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Franchise Holding Ii LLC v. Huntington Restaurants Group Inc.

United States District Court, D. Arizona

March 24, 2014

Franchise Holding II LLC, Plaintiff,
v.
Huntington Restaurants Group Incorporated, et al., Defendants.

ORDER

DAVID C. CAMPBELL, District Judge.

Plaintiff filed a complaint on June 25, 2012 asserting a claim for breach of contract. Doc. 1. The Court granted Plaintiff's motion for summary judgment on January 8, 2014 and awarded Plaintiff damages in the amount of $12, 800, 000 plus prejudgment interest. Doc. 86. Plaintiff now asks the Court to award attorneys' fees in the amount of $71, 930.82 in connection with this action. Doc. 89. The motion is fully briefed and no party has requested oral argument. For the reasons that follow, the Court will grant the motion.

I. Legal Standard.

Under Arizona law, "[i]n any contested action arising out of a contract, express or implied, the court may award the successful party reasonable attorney fees." A.R.S. ยง 12-341.01(A). To determine whether an award of attorneys' fees is appropriate, courts consider a number of factors, including: (1) the merits of the unsuccessful party's claim; (2) whether the litigation could have been avoided or settled and whether the successful party's efforts were completely superfluous in achieving the ultimate result; (3) whether assessing fees against the unsuccessful party would cause extreme hardship; (4) whether the successful party prevailed with respect to all relief sought; (5) whether the legal question presented was novel or had been previously adjudicated; and (6) whether a fee award would discourage other parties with tenable claims from litigating. Velarde v. PACE Membership Warehouse, Inc., 105 F.3d 1313, 1319-20 (9th Cir. 1997); Associated Indemn. Corp. v. Warner, 694 P.2d 1181, 1184 (Ariz. 1985) (en banc); Uyleman v. D.S. Rentco, 981 P.2d 1081, 1086 (Ariz.Ct.App. 1999).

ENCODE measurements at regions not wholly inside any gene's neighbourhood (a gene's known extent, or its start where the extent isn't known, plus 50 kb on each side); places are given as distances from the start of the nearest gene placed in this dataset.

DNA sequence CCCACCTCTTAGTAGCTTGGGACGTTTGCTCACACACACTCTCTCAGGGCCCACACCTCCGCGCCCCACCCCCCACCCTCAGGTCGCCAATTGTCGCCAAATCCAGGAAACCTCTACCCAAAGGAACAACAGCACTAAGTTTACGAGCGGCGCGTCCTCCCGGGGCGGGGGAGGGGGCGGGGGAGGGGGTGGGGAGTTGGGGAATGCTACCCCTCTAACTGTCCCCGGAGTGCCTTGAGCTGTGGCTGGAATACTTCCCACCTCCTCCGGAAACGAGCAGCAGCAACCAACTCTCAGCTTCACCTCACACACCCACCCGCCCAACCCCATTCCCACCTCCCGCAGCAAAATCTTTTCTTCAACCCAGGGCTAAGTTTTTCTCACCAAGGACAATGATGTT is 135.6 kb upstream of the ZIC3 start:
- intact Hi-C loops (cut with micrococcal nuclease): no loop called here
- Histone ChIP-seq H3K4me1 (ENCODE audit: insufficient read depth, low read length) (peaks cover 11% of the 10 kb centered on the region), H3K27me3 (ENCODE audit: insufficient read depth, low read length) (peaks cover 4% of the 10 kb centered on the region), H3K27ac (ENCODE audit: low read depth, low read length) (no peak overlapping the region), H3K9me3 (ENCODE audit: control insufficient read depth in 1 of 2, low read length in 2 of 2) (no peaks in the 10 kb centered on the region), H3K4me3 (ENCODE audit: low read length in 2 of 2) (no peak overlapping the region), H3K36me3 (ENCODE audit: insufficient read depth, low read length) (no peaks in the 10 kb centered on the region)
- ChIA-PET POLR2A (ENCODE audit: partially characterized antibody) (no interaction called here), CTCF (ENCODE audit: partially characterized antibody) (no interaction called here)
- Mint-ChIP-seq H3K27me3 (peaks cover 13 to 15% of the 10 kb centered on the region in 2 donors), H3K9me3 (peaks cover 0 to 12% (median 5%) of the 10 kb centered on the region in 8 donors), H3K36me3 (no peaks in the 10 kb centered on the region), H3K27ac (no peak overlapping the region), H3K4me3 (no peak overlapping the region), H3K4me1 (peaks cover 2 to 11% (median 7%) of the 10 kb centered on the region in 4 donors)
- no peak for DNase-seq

II. Analysis.

A. Appropriateness of Awarding Fees.

Defendants do not dispute that this action arose out of contract. Doc. 90. The Court will individually consider each of the six factors outlined above.

1. Whether Defendants' Claim was Meritorious.

As noted above, the Court granted summary judgment for Plaintiff. Doc. 86. Defendants do not advance any new arguments concerning the merit of their position. This factor favors Plaintiff.

2. Whether the Litigation Could Have Been Avoided.

Defendants argue that "this litigation might well have been avoided had Plaintiff simply renewed its original judgment." Doc. 90 at 2. Plaintiff responds that when Defendants stopped making payments under their Stay Agreement with Plaintiff, the original judgment had expired and Plaintiff had "no other recourse other than to initiate this action against Defendants." Doc. 91 at 2. The Court agrees. This factor favors Plaintiff.

3. Whether Assessing Fees Would Cause Extreme Hardship.

Defendants argue that "the Beatties are effectively precluded from receiving compensation from any of the defendant businesses and are limited in their ability to form new businesses." Doc. 90 at 2-3. They further argue that "[a] large fee award just adds to the heavy financial burden the Beatties already suffer under." Id. at 3. Defendants, however, have not provided any evidence of financial hardship. "[T]he party asserting financial hardship has the burden of coming forward with prima facie evidence of financial hardship." ...


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